Urea: Is used in many preparations to aid hydration of the skin and is sometimes used in addition to steroid-based creams e.g. Hydrocortisone to enhance penetration and effectiveness of the steroid.

Hydrocortisone 1%: is a mild corticosteroid (inflammation suppressant) and is available over the counter. It can help reduce inflammation and itching caused by skin conditions such as eczema, psoriasis and allergic skin reactions. It cannot be used by children under the age of 12, or by pregnant women. It should not be used on broken or infected skin because it can make the infection worse. It should not be used on the face, neck or genital area and should not be used on large areas of skin. It can only be used for a maximum of 7 days and must always be applied thinly.

Crotamiton: is an anti-itching ingredient that can work for up to ten hours in some preparations. It should be avoided near the eyes.

Mepyramine: is an antihistamine contained in a cream formulation. It can be applied 3 times a day to the skin to treat insect stings and bites.
Visit your pharmacist or doctor:
  • If the condition is not responding to treatment with emollients
  • If the condition is near the eye(s)
  • If the patient is in pain
  • If in eczema the skin is infected, oozing pus, or covers a large area and is spreading
  • If the skin is broken, bleeding or crusted
Helpful Tips from Mulligans Pharmacy:
  • At Mulligans Pharmacy, we understand that our customers may need treatment for symptoms of a personal or sensitive nature. Our pharmacists are always available for a discreet chat in our private consultation room at your request, or you can ask a Mulligans Pharmacist a question in confidence here.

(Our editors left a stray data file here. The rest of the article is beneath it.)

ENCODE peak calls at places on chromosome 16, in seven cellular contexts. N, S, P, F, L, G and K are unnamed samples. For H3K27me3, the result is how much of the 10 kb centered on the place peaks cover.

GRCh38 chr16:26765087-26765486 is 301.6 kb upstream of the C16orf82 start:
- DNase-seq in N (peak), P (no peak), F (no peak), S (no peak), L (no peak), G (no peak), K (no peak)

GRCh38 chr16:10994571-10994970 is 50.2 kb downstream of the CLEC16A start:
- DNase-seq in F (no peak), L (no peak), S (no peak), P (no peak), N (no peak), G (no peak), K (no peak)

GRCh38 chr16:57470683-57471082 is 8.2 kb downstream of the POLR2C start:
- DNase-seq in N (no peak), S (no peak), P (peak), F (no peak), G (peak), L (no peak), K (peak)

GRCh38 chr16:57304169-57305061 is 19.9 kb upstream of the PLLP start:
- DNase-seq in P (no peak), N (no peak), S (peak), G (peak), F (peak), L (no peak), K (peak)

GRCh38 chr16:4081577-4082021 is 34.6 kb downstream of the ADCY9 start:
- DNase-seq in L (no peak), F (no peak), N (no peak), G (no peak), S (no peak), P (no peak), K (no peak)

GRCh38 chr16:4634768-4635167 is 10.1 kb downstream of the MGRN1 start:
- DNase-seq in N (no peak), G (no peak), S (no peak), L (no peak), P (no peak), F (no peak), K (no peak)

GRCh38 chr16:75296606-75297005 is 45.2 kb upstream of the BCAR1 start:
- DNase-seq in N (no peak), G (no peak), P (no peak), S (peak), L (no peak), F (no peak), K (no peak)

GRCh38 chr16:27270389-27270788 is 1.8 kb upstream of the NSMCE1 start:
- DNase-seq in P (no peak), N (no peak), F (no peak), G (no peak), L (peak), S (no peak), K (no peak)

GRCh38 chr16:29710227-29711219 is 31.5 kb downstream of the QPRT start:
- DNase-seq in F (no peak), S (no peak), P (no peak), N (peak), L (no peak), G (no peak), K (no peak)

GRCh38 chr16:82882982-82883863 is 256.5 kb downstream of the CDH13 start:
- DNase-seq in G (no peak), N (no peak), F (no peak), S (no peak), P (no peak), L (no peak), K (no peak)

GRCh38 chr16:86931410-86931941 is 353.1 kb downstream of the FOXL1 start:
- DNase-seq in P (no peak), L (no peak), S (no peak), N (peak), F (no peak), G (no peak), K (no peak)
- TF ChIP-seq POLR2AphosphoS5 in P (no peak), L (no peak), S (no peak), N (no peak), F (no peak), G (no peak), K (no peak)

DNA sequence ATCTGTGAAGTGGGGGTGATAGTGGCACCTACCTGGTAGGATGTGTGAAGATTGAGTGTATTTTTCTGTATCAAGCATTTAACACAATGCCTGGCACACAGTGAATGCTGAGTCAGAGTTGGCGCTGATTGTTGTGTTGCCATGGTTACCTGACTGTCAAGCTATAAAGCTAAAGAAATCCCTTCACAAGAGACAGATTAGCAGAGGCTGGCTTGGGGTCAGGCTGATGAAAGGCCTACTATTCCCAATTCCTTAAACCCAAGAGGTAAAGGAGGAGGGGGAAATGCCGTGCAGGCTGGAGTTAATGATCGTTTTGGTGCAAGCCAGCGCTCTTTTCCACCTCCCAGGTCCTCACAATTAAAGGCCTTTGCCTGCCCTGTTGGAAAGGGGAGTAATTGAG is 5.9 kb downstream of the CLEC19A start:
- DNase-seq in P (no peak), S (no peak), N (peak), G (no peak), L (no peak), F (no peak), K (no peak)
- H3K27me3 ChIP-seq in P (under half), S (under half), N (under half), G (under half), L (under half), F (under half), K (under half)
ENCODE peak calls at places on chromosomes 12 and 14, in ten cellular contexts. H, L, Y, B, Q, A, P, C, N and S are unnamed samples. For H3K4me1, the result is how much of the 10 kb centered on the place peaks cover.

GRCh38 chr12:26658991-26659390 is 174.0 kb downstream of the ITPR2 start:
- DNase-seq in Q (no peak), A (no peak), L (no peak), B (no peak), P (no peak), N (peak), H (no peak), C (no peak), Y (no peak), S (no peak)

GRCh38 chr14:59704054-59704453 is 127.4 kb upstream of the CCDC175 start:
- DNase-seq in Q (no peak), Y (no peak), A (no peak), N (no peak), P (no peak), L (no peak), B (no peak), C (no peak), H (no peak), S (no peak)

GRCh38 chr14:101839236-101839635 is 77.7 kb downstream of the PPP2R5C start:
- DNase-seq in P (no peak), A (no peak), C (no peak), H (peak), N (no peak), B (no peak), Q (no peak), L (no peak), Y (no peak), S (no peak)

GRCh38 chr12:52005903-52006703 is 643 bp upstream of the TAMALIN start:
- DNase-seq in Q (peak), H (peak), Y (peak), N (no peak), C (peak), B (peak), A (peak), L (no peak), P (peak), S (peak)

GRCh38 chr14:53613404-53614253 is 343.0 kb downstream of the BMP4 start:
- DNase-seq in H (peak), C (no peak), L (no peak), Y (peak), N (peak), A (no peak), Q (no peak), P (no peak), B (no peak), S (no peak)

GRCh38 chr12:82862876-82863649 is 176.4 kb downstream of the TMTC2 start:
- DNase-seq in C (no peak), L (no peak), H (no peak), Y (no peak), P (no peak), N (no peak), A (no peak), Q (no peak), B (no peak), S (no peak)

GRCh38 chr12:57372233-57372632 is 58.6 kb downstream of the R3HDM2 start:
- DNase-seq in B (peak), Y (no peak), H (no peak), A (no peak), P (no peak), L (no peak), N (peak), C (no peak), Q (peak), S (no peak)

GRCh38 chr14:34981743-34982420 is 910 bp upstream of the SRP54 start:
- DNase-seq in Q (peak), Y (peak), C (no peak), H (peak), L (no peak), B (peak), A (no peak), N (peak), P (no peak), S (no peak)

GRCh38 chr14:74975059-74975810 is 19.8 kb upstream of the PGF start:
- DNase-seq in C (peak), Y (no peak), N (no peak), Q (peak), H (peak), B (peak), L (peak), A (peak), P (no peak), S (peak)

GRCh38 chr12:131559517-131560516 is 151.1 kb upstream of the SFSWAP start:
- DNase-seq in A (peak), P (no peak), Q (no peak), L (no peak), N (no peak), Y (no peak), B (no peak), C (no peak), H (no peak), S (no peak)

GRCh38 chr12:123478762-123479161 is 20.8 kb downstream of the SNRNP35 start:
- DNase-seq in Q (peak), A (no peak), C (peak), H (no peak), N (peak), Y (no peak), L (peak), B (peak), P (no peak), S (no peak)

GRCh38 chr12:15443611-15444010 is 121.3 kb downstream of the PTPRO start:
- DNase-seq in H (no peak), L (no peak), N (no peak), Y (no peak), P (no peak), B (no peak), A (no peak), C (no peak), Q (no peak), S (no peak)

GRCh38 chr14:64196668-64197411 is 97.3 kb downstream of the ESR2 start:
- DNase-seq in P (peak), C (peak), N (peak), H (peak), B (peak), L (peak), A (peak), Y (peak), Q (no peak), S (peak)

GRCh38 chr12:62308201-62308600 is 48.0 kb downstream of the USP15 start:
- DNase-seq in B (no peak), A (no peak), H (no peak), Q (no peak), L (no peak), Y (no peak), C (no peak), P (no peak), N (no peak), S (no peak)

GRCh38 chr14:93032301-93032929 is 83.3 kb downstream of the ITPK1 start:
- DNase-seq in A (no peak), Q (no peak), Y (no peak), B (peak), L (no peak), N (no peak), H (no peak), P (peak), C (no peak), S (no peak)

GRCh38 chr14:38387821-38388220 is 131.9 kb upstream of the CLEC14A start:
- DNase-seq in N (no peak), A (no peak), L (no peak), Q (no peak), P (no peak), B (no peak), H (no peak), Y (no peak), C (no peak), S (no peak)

• Avoid substances that can irritate the skin e.g. leather, rubber, cement, hairdressing chemicals, washing detergents, and nickel etc.
  • Patients are advised to avoid perfumed toiletries
  • Washing skin too much can dry the skin
  • Emollients should be used as often as possible to maintain skin hydration
  • Aqueous cream and emulsifying ointment can be used as soap substitutes
  • For some people, eczema can be treated by avoiding certain foods but this should only be done after tests have been carried out to identify the exact cause
  • Antihistamine tablets may be of use where appropriate for easing the itching and reducing the redness of skin allergy.
  • Cotton gloves can be worn after application of an emollient to dry chapped hands. It can aid absorption of the cream. It is often best done at night time before going to bed
Shop Skin Conditions Treatments >
Shop Expert Skincare >
Ask a Mulligans Pharmacist a question now >
The information provided is intended solely as a guide. Please seek the advice of your pharmacist to determine whether a particular service, medication, or treatment programme will be of value to you. Always check the dosage directions carefully on all medicines. Never combine medicines without consulting your doctor or pharmacist. All health facts and information contained herein should not be a substitute for medical advice. The use of this site is subject to our Terms & Conditions.